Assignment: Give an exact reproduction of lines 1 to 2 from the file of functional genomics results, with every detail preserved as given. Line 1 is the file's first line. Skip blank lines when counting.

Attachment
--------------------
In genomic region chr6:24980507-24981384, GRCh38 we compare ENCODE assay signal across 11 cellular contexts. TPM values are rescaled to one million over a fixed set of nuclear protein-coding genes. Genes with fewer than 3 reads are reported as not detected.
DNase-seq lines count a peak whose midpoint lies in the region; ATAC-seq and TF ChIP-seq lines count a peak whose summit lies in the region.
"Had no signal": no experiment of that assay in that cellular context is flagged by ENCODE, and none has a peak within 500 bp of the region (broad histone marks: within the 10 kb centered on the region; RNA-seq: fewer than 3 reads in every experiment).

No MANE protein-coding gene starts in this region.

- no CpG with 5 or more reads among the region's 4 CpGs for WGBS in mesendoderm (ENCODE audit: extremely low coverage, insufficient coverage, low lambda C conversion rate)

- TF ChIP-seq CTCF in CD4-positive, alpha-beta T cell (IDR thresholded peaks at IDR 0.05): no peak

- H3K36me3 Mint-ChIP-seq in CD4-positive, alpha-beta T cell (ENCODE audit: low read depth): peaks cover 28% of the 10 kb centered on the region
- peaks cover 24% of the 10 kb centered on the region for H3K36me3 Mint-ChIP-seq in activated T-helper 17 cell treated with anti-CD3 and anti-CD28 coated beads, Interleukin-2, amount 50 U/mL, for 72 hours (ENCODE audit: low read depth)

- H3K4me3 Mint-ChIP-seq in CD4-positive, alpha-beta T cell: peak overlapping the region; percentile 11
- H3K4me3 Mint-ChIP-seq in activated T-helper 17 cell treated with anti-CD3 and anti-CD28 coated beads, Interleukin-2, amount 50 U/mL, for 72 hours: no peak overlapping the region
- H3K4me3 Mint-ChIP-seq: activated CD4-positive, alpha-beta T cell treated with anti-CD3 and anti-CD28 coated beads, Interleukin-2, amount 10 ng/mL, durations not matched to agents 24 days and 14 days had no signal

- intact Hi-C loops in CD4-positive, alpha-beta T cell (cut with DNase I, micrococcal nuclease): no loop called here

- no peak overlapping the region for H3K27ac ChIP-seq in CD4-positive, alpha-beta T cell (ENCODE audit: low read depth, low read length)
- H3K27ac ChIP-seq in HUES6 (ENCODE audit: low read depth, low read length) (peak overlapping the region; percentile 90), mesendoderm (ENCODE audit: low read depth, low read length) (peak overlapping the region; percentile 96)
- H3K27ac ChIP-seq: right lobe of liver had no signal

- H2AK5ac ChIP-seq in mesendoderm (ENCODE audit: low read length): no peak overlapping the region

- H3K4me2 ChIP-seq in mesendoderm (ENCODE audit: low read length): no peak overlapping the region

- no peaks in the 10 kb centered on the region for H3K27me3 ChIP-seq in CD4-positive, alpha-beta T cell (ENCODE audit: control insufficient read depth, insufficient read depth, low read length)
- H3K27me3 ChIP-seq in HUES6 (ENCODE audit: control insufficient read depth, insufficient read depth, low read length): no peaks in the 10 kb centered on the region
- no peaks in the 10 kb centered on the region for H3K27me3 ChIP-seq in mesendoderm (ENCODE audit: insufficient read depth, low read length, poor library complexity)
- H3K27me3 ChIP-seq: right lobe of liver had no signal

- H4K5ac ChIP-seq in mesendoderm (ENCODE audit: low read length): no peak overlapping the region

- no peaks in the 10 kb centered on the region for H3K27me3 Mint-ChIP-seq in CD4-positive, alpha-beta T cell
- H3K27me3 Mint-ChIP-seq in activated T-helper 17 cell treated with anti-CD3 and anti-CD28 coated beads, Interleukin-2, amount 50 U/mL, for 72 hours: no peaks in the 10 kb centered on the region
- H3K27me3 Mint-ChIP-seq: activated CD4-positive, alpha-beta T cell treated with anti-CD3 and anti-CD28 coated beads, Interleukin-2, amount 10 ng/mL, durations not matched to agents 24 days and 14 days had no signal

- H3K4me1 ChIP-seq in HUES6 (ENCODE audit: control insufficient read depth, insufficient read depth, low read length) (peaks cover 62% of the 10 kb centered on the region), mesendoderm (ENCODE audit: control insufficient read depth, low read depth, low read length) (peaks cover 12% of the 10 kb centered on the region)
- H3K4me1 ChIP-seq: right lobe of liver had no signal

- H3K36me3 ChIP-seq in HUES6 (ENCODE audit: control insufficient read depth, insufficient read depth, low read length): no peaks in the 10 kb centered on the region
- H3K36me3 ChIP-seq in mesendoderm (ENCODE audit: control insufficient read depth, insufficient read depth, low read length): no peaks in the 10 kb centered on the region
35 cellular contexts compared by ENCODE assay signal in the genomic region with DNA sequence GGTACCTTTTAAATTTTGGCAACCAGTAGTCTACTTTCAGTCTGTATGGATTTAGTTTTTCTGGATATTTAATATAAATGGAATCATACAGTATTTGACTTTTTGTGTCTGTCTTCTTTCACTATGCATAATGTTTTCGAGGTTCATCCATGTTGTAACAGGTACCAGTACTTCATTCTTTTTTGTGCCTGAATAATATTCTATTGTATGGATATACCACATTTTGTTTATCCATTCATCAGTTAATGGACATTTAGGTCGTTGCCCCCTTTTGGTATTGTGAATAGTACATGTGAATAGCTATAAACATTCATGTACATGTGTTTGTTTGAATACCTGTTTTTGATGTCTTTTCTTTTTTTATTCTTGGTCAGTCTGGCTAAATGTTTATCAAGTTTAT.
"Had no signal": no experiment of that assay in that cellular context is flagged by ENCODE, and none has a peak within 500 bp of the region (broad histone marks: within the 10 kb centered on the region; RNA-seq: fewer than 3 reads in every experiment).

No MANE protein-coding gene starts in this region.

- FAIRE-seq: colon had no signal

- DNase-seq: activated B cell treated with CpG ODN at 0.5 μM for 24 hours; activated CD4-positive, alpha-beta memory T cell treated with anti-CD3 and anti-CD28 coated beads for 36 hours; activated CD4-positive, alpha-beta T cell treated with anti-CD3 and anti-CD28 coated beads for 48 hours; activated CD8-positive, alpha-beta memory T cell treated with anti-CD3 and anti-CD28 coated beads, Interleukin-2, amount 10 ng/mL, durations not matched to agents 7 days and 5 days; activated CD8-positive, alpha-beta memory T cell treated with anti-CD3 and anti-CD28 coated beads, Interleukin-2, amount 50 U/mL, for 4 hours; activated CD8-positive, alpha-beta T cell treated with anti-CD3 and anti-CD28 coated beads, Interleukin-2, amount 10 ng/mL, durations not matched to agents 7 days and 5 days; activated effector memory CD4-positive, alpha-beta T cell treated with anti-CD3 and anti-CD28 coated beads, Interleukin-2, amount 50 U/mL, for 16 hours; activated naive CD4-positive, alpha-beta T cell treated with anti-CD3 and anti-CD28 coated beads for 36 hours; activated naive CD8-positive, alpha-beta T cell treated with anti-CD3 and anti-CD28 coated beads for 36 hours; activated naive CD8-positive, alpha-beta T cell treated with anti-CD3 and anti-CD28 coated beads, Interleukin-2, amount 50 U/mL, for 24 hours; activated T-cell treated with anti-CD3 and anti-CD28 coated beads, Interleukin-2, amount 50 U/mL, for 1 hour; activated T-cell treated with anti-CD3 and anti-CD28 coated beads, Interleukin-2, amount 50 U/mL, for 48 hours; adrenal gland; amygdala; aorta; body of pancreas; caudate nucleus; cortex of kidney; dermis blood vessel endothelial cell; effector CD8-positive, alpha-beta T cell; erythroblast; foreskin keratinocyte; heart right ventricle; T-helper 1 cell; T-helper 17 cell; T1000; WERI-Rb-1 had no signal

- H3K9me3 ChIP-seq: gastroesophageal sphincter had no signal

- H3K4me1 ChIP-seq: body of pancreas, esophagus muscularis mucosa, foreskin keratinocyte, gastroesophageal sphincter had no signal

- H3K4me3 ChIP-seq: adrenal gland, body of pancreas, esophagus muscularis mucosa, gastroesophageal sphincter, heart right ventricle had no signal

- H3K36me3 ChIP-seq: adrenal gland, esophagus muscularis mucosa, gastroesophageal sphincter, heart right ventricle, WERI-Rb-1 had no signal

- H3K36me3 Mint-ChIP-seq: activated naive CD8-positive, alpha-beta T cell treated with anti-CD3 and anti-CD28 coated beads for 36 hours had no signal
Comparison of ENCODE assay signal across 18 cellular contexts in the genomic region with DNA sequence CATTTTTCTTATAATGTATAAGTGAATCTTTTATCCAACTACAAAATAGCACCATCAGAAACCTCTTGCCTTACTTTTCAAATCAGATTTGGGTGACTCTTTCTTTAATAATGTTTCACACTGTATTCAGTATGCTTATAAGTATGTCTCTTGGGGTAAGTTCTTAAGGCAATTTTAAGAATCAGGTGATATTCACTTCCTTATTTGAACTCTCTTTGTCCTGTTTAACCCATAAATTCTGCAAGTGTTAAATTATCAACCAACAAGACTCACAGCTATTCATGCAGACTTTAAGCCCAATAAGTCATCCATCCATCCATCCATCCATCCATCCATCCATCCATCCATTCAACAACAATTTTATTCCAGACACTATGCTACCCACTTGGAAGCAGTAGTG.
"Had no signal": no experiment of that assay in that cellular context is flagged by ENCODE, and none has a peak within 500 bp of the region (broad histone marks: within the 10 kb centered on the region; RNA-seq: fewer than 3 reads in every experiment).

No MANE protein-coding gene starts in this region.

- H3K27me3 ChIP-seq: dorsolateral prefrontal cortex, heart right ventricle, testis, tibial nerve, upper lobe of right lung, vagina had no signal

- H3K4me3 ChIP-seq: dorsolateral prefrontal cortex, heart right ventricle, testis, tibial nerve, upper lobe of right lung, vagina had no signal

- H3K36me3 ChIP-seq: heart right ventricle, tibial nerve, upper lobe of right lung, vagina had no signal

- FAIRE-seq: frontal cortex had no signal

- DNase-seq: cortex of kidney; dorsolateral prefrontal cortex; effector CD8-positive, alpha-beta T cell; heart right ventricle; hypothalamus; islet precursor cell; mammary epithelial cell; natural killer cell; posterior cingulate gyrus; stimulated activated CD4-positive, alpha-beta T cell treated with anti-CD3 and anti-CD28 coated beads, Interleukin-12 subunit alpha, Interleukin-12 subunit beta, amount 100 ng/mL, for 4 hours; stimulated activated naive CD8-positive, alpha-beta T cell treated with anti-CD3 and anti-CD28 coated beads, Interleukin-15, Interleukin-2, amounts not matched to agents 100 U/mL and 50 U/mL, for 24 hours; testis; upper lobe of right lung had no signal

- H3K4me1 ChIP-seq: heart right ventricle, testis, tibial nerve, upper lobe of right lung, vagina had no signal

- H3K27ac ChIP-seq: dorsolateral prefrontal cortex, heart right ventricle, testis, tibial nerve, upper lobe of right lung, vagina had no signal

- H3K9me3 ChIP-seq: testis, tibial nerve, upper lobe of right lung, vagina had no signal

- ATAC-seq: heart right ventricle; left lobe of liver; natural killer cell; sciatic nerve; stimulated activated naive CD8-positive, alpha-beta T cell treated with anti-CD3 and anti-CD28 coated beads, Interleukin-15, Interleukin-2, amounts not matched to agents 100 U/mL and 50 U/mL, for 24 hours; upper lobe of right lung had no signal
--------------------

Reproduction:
In genomic region chr6:24980507-24981384, GRCh38 we compare ENCODE assay signal across 11 cellular contexts. TPM values are rescaled to one million over a fixed set of nuclear protein-coding genes. Genes with fewer than 3 reads are reported as not detected.
DNase-seq lines count a peak whose midpoint lies in the region; ATAC-seq and TF ChIP-seq lines count a peak whose summit lies in the region.